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Emotions and Feelings in Trauma Victims

Question 5 | Test | Table of Contents

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Ventilating Feelings
Let's next examine impotency and constipated rage of victims taken hostage. If you have worked with a skyjack victim who has been taken hostage, you know it's important in the treatment of acute responses and especially in the treatment of delayed responses, to recognize their need to ventilate. In addition to the normal ventilation toward their captors, the client must be allowed and encouraged to express feelings of hostility toward the individuals involved in negotiations for their release, as well as any feelings of pathological transference they may have toward the terrorist or their captors.

7 Examples of Ecouragement to Vent

♦ If a patient experiences withdrawn behavior and needs encouragement to vent, you may find the following seven examples helpful with some clients.
1. If I could feel what I am most afraid to feel, what would that be?
2. My biggest fears are...
3. I am angry about what...
4. I feel anxious when...
5. If I could say what I really want to say, what would that be?...
6. I have been feeling bad about what...
7. Encourage the patient not to judge themselves.

A colleague of mine then suggests they affirm their feelings by saying, “And that’s the way it is now.” According to Ochberg in Victims of Terrorism, during a siege, while the victim is still being held hostage, it is important not to disturb the development of the previously mentioned pathological transference. It must be left alone.

Disturbing pathological transference to the captors while the victim is held hostage only reactivates the victim’s terror and could produce a hopelessness that might result in panic behavior. Because of this transference, rescuers must not expect the victim's cooperation in any escape plans.

Ochberg believes that the persistence of pathological transference in the victim long after his or her release is based on a primal fear that any expression of negative feelings or behavior toward his former captors may bring retaliation. Yet the victim is also aware of the captors’ predatory use of his suffering to obtain their demands. This accounts for the persistent, impotent, or another way to put this is “constipated” rage often experienced in victims of violent crime.

In the past, this rage is common among concentration camp victims who felt that they cannot get revenge, or even reparations, from the Nazis for their suffering. When we work with rape survivors, we have encouraged victims to come to terms with this rage by adopting the attitude that “Survival, and living without fear, is getting even.” Let me repeat that, perhaps for your future reference, we have encouraged victims to come to terms with this rage by adopting the attitude that “Survival, and living without fear, is getting even."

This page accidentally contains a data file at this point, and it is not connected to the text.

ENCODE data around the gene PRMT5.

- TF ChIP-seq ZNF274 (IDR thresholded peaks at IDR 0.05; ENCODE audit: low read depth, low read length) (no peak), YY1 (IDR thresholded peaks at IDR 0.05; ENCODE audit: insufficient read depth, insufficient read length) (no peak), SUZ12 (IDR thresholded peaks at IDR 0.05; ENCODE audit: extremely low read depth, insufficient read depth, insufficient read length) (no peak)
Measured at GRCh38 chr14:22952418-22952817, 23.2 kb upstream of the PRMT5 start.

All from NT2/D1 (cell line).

Reviewed 2023

Peer-Reviewed Journal Article References:
Beck, J. G., Reich, C. M., Woodward, M. J., Olsen, S. A., Jones, J. M., & Patton, S. C. (2015). How do negative emotions relate to dysfunctional posttrauma cognitions? An examination of interpersonal trauma survivors. Psychological Trauma: Theory, Research, Practice, and Policy, 7(1), 3–10. 

Eagle, G., Benn, M., Fletcher, T., & Sibisi, H. (2013). Engaging with intergroup prejudice in victims of violent crime/attack. Peace and Conflict: Journal of Peace Psychology, 19(3), 240–252. 

Hasselle, A. J., Howell, K. H., Bottomley, J., Sheddan, H. C., Capers, J. M., & Miller-Graff, L. E. (2020). Barriers to intervention engagement among women experiencing intimate partner violence proximal to pregnancy. Psychology of Violence, 10(3), 290–299. 

Himmerich, S. J., Ellis, R. A., & Orcutt, H. K. (2020). Application of PTSD alcohol expectancy symptom clusters to the four-dimensional model of PTSD: Support from moderations of the association between symptoms of posttraumatic stress and alcohol use. Psychological Trauma: Theory, Research, Practice, and Policy, 12(4), 347–355.

McGuire, A. P., Frankfurt, S. B., Anderson, L. M., & Connolly, K. M. (2020). Pre- to posttreatment changes in trauma-cued negative emotion mediate improvement in posttraumatic stress disorder, depression, and impulsivity. Traumatology. Advance online publication.

Platt, M., & Freyd, J. (2012). Trauma and negative underlying assumptions in feelings of shame: An exploratory study. Psychological Trauma: Theory, Research, Practice, and Policy, 4(4), 370–378. 

What could be the result of disturbing pathological transference while the victim is still held hostage? To select and enter your answer go to Test.

Section 6
Table of Contents